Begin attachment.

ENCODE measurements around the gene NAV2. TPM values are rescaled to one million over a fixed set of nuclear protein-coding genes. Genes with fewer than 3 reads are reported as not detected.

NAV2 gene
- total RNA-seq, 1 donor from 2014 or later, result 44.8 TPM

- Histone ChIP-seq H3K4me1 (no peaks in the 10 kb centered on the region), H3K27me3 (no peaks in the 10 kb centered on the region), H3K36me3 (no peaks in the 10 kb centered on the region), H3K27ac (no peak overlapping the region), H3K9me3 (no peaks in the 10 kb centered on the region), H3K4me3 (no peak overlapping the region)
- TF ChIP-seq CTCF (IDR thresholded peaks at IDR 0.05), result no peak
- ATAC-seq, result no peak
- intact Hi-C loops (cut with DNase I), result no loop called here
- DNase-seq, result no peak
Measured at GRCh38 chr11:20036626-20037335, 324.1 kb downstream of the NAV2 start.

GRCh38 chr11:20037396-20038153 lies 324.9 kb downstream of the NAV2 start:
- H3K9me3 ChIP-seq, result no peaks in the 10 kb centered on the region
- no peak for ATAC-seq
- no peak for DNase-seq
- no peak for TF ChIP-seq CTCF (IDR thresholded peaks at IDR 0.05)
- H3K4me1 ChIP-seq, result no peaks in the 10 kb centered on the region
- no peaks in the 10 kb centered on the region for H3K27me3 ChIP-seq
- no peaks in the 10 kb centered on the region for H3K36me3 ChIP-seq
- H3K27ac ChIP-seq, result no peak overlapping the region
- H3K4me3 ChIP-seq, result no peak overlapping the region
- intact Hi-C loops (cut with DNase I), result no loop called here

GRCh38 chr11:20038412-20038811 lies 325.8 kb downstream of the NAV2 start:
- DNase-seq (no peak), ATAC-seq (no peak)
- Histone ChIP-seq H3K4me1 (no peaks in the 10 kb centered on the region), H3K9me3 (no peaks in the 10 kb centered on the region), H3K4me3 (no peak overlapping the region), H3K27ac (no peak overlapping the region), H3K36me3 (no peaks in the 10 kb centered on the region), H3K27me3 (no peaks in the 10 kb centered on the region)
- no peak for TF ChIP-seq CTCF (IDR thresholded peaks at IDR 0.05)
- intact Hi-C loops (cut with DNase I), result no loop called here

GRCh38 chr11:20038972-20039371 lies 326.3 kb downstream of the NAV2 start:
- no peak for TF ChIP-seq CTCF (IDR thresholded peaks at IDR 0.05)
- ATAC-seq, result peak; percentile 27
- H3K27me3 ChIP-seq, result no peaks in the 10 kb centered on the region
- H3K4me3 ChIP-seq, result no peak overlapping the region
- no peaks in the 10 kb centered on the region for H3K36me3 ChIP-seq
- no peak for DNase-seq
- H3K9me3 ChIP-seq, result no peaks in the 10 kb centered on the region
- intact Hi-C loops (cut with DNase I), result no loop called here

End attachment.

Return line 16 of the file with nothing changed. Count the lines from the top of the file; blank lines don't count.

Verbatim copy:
- no peaks in the 10 kb centered on the region for H3K27me3 ChIP-seq